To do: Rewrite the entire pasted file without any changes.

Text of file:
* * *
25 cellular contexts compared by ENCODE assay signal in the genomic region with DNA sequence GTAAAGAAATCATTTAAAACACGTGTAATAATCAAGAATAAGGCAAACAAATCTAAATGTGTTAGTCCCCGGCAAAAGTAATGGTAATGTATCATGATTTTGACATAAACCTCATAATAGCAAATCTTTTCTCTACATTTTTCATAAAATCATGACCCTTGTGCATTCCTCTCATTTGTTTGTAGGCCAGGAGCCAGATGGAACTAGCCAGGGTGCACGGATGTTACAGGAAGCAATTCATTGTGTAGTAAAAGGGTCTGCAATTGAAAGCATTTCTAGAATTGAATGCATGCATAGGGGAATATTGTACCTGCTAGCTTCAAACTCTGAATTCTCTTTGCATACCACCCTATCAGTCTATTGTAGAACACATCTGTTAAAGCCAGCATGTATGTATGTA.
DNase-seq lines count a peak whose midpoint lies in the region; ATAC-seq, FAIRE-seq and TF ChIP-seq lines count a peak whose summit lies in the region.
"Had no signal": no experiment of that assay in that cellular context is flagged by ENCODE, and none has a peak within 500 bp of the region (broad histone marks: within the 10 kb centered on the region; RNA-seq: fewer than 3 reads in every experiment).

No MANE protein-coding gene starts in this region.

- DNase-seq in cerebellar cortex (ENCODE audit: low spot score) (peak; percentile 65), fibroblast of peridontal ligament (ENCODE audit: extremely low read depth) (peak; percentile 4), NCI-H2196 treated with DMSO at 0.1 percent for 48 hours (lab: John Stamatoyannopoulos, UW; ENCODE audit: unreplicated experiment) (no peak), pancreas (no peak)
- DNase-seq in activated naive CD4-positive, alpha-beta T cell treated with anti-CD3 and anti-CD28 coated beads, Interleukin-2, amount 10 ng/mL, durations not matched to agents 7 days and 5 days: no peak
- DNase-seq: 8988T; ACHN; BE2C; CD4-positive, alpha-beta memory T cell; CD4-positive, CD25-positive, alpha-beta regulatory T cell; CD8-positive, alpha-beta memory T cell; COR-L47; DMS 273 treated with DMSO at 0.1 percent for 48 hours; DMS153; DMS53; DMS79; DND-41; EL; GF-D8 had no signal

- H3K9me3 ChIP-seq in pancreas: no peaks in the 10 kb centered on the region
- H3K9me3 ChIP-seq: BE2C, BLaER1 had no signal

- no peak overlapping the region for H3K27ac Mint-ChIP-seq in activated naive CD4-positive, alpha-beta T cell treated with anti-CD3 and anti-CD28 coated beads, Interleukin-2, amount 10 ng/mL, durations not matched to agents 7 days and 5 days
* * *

25 cellular contexts compared by ENCODE assay signal in the genomic region with DNA sequence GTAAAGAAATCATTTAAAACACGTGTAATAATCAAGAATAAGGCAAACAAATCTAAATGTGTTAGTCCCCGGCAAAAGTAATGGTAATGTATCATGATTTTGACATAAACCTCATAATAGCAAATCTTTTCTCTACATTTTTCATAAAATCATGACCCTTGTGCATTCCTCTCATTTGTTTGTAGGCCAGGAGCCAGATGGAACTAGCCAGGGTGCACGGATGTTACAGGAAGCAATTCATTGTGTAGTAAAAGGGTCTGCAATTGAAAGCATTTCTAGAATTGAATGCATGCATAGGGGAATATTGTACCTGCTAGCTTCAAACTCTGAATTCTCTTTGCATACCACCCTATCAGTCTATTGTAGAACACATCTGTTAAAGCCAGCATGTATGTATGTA.
DNase-seq lines count a peak whose midpoint lies in the region; ATAC-seq, FAIRE-seq and TF ChIP-seq lines count a peak whose summit lies in the region.
"Had no signal": no experiment of that assay in that cellular context is flagged by ENCODE, and none has a peak within 500 bp of the region (broad histone marks: within the 10 kb centered on the region; RNA-seq: fewer than 3 reads in every experiment).

No MANE protein-coding gene starts in this region.

- DNase-seq in cerebellar cortex (ENCODE audit: low spot score) (peak; percentile 65), fibroblast of peridontal ligament (ENCODE audit: extremely low read depth) (peak; percentile 4), NCI-H2196 treated with DMSO at 0.1 percent for 48 hours (lab: John Stamatoyannopoulos, UW; ENCODE audit: unreplicated experiment) (no peak), pancreas (no peak)
- DNase-seq in activated naive CD4-positive, alpha-beta T cell treated with anti-CD3 and anti-CD28 coated beads, Interleukin-2, amount 10 ng/mL, durations not matched to agents 7 days and 5 days: no peak
- DNase-seq: 8988T; ACHN; BE2C; CD4-positive, alpha-beta memory T cell; CD4-positive, CD25-positive, alpha-beta regulatory T cell; CD8-positive, alpha-beta memory T cell; COR-L47; DMS 273 treated with DMSO at 0.1 percent for 48 hours; DMS153; DMS53; DMS79; DND-41; EL; GF-D8 had no signal

- H3K9me3 ChIP-seq in pancreas: no peaks in the 10 kb centered on the region
- H3K9me3 ChIP-seq: BE2C, BLaER1 had no signal

- no peak overlapping the region for H3K27ac Mint-ChIP-seq in activated naive CD4-positive, alpha-beta T cell treated with anti-CD3 and anti-CD28 coated beads, Interleukin-2, amount 10 ng/mL, durations not matched to agents 7 days and 5 days